Juncker plan “too expensive” for SMEs due to country risk
Investment funding to Cypriot small and medium-sized enterprises and midcaps through the Investment Plan for Europe, known as the Juncker plan, is expensive due to the risk associated with Cyprus, which is exiting a three-year economic adjustment programme, experts have told an event organised by the Representation of the European Commission in Cyprus.
As Cyprus is rated three to four notches below investment grade, the European Investment Bank (EID), the bank of the EU, lends Cypriot banks in normal operations with low interest rates due to the state guarantees the Cypriot government provides offsetting the risk that otherwise would be assumed by the EIB, according to the Cyprus News Agency.
“That enables us to lend the banks with zero risk for us, whereas if we were to give a bank a guarantee under the European Fund for Strategic Investment (EFSI), take the Cypriot country risk, we would lend with 6% to 7%,” Flavia Palanza, EIB Director for Central and South East Europe said at the event.
The EIB with the Cypriot authorities have developed custom made investment schemes for Cypriot SMEs and midcaps that reached EUR 200 mln in 2015, from which EUR 100 have been allocated.
According to Nicos Yiambides, Senior Loan officer at EIB, under the scheme eligible companies must employ up to 3,000 employees and apply for loans up to EUR 25 mln. The interest rate ranges between 2.6% and 3.5%.
“With the current rating of the Cyprus economy and the banks I don’t think the interest rate would be less than 4% to 4.5% to lend the banks (under EFSI),” Yiambides explained.
Noting that no EFSI investment funding has been observed in Cyprus, Palanza said “what matters is to increase investment and increase them well either with EFSI or without EFSI.”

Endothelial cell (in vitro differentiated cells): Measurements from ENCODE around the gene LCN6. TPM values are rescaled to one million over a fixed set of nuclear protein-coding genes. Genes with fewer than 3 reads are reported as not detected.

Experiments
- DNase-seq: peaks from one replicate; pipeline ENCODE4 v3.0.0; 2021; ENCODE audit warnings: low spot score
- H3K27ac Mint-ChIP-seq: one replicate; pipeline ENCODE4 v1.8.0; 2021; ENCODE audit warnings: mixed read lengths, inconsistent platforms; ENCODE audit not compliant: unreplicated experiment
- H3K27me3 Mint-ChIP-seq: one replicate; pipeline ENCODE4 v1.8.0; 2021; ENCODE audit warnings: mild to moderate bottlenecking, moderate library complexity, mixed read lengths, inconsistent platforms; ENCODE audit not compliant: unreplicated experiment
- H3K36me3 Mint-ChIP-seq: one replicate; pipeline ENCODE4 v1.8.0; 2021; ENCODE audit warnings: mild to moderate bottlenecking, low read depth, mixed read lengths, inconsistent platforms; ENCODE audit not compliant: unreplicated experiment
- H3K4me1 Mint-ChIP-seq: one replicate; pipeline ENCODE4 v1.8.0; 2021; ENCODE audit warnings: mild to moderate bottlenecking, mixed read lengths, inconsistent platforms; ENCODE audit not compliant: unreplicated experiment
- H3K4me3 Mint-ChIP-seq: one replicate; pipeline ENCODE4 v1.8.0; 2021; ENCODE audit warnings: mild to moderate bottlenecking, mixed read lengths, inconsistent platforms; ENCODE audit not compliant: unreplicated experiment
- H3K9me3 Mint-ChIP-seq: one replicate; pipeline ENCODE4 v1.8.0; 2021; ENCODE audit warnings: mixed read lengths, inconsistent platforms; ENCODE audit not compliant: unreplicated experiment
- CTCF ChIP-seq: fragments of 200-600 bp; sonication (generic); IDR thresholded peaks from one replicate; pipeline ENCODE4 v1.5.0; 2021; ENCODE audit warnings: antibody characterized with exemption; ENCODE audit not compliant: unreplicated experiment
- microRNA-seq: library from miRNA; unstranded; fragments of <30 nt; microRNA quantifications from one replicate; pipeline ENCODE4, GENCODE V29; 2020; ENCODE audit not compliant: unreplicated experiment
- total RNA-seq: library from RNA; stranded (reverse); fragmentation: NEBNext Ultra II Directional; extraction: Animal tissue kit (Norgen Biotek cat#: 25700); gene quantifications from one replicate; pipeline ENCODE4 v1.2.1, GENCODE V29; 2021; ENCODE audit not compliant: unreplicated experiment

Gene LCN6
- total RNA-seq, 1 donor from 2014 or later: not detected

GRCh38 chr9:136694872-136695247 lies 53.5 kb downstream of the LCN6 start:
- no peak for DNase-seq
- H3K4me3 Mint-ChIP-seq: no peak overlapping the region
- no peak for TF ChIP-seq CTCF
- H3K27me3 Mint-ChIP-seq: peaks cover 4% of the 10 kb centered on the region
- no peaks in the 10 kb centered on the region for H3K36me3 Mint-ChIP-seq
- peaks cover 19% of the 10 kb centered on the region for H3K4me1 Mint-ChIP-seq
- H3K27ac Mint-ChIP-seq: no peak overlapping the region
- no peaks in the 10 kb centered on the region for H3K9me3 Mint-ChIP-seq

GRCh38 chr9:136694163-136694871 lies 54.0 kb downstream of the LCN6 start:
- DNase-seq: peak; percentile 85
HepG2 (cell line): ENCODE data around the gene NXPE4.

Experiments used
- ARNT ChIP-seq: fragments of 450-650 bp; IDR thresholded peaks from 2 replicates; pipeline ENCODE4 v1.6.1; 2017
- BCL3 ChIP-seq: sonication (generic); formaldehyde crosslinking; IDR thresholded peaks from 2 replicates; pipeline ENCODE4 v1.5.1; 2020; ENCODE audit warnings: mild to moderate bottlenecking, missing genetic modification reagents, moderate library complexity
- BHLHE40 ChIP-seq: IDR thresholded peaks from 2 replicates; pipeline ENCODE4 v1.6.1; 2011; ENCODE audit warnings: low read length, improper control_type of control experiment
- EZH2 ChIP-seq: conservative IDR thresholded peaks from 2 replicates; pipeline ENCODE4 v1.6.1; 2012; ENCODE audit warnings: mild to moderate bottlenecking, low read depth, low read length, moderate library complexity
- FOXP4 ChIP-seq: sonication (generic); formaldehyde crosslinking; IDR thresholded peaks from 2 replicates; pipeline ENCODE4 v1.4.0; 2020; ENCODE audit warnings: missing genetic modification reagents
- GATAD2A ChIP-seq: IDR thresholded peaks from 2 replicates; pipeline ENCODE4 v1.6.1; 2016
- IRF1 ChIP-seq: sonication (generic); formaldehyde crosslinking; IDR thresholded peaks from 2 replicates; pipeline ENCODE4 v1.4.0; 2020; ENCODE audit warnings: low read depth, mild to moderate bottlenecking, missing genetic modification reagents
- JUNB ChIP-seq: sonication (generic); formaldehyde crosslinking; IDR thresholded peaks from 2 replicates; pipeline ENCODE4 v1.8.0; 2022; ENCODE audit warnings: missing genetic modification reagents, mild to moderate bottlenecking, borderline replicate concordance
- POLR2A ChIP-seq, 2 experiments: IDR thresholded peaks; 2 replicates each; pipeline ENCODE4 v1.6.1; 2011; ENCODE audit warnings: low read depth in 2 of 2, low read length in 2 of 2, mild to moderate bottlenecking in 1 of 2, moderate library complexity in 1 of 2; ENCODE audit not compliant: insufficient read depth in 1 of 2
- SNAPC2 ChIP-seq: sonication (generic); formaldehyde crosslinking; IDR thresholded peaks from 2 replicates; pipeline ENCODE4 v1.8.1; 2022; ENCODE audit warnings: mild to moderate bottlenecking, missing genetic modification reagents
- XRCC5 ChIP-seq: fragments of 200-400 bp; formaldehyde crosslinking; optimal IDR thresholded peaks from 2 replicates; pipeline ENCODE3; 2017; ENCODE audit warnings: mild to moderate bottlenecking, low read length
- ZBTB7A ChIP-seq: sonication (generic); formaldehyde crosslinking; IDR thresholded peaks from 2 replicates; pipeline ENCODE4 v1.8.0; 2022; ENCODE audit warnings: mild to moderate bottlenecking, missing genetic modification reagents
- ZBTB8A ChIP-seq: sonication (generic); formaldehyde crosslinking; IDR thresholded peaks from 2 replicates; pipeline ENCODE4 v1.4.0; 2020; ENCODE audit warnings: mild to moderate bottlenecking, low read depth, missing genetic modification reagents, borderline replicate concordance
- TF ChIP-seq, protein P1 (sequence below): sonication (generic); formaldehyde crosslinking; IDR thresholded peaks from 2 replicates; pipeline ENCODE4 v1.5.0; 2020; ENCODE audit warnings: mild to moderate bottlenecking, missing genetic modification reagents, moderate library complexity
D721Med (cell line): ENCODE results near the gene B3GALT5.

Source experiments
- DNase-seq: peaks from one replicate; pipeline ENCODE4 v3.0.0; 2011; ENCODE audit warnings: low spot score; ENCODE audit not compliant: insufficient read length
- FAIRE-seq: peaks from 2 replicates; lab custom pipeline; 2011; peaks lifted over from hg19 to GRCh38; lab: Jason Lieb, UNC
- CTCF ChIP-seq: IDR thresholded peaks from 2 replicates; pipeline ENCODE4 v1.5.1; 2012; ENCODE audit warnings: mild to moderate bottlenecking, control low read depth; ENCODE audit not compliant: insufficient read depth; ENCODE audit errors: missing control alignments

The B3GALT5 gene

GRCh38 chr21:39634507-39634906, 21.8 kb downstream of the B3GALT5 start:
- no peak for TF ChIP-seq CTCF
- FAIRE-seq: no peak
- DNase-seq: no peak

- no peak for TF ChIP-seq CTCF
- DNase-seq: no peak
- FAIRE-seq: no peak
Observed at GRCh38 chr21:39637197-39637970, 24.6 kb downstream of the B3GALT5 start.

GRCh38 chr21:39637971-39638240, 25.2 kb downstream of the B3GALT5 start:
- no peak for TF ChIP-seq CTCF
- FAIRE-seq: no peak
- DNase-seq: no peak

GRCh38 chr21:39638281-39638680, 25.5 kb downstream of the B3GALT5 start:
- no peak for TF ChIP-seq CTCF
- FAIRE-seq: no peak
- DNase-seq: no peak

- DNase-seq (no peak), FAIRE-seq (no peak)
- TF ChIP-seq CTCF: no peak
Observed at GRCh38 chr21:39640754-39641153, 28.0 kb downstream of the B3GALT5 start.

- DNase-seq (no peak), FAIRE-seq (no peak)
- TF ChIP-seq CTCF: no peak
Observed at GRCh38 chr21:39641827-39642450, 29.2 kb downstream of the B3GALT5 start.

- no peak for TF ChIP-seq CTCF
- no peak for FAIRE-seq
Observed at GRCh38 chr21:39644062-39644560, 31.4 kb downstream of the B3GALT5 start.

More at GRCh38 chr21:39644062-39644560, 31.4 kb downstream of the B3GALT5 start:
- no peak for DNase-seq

Kyriakos Kakouris, Senior Economic Officer at the Ministry of Finance, said that Cyprus did not manage so far to attract EFSI funding for projects.
“We look at the opportunities and potential EFSI has for Cyprus,” he said, adding that as Cyprus is exiting its three-year programme and economic growth restored “EFSI could have a catalytic role in its riskbearing role may be instrumental in boosting investment and leading our economy into further progress in the coming years.”
George Markopouliotis, head of the European Commission Representation in Cyprus, said the Juncker plan comes to fill a gap, as Europe faces a 15% of EUR 430 bln reduction in investment from the peak of 2007.
“This is a real problem. In the short term, weak investment slows economic recovery, in the longer term, the lack of investment hurts growth and competitiveness. Weak investment in the euro area has a considerable impact on the capital stock which in turn holds back Europe’s growth potential, productivity, employment levels and job creation,” he stressed.
Palanza explained that following the financial crisis of 2008, although there is an abundance of liquidity, investment have declined due to a more risk-averse policy followed by the banks but from entrepreneurs themselves who do want to assume risk in a new venture.
The Juncker plan comes to cover this void by providing the EIB with guarantees from the EU budget, enabling the EIB to fund riskier strategic investment that would otherwise would not do so given its risk profile, as EIB secures liquidity from the markets.